Kubovy (Kubowitzki), Aryeh Leon
KUBOVY (Kubowitzki), ARYEH LEON
KUBOVY (Kubowitzki), ARYEH LEON (1896–1966), Zionist leader, Israel diplomat, and writer. Born in Kurshany, Lithuania, Kubovy received a traditional Jewish education in his native town, and a secular education in Belgium, where he settled with his parents in his childhood. He became a prominent lawyer and leader of Belgian Jewry up to the outbreak of World War ii. He was a leading figure in the anti-Nazi *boycott movement in the 1930s. When Nazi Germany occupied Belgium in 1940, Kubovy went to the U.S. and from there directed the *World Jewish Congress rescue work for European Jewry, later becoming wjc secretary-general. He submitted rescue plans to the allied governments and to the pope. In 1948 he went to Israel and became its minister to Poland and Czechoslovakia. He served there during the difficult years of the early 1950s, when both countries followed the Soviet antisemitic policy, and was declared persona non grata during the *Slansky trial. He was Israel minister (later ambassador) to Argentina and minister to Chile and Paraguay in 1953–58. In 1959 he was elected chairman of the *Yad Vashem Remembrance Authority, the leading institution in research on the Holocaust, and served in this capacity until his death in Jerusalem. Kubovy was the author of several books, among them the history of the World Jewish Congress, Unity in Dispersion. A Festschrift in his honor Im Eshkaḥekh ha-Sho'ah; Ne'umim ve-Harẓa'ot appeared in 1967.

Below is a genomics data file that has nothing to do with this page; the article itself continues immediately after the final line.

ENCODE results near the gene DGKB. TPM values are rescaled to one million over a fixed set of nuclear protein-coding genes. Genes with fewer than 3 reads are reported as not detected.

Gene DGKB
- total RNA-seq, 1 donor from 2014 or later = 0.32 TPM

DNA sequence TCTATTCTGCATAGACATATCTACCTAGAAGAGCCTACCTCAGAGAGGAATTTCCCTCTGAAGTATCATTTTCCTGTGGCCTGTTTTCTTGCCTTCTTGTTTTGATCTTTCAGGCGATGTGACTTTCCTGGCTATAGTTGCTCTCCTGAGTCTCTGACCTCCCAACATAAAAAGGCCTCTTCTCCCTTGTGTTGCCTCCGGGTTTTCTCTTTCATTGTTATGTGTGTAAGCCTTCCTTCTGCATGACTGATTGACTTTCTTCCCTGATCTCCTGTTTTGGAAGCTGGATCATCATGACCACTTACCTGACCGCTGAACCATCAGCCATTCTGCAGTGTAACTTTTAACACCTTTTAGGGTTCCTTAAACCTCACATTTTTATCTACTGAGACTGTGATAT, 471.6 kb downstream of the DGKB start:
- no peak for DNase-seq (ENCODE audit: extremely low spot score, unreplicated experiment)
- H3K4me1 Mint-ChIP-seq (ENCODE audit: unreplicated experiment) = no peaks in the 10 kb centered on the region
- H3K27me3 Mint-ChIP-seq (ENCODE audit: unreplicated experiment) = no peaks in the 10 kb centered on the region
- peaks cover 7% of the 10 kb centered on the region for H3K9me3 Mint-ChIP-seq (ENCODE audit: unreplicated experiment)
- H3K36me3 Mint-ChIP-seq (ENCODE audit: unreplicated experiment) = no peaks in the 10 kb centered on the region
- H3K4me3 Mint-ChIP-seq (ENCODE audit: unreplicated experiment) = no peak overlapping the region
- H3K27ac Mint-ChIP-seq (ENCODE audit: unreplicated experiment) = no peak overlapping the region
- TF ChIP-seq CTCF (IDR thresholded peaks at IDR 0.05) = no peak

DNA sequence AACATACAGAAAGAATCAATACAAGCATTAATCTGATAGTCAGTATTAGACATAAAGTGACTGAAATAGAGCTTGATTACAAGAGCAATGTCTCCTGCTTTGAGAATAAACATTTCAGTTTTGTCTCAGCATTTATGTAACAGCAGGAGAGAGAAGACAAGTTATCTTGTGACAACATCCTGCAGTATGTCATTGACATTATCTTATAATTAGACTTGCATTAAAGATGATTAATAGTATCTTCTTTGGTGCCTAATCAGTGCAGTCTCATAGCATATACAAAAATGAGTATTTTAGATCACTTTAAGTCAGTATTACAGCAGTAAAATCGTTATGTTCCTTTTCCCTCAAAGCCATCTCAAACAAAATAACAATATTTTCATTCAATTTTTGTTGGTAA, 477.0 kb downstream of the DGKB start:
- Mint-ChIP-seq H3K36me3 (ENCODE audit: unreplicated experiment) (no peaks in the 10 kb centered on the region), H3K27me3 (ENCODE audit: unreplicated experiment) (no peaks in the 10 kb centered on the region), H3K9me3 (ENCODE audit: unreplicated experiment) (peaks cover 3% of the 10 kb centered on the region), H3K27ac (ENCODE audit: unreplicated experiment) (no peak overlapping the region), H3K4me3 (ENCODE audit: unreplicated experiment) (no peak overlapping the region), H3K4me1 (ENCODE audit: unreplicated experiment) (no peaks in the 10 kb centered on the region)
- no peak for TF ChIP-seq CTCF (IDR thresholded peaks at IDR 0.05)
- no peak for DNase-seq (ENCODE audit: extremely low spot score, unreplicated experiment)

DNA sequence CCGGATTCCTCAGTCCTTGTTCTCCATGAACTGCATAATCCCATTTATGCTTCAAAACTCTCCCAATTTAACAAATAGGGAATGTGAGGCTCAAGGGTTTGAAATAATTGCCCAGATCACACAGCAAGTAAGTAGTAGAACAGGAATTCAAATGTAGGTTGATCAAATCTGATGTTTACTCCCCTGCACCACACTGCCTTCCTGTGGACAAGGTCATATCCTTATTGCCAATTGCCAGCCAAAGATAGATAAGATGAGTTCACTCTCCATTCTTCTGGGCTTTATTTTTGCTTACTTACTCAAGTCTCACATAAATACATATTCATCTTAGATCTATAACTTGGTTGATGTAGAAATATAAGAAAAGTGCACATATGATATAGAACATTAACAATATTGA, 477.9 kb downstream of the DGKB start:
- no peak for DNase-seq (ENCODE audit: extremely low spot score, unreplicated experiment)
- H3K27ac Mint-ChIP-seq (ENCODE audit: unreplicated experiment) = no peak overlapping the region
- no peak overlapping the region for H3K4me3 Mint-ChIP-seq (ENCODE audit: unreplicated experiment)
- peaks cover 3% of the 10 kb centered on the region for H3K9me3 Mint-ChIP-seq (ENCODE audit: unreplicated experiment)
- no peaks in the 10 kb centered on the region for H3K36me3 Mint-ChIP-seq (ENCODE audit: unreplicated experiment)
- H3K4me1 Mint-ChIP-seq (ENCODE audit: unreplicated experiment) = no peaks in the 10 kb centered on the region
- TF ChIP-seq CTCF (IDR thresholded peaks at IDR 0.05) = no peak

His wife miriam (née Goldstein; 1898–?) was a writer. She was active in women's organizations and wrote in French and Hebrew.
A. Weiss, in: Yad Vashem Bulletin, no. 19 (1966), 3–7; A. Tartakower, ibid., 8–10; N. Eck, ibid., 11–17.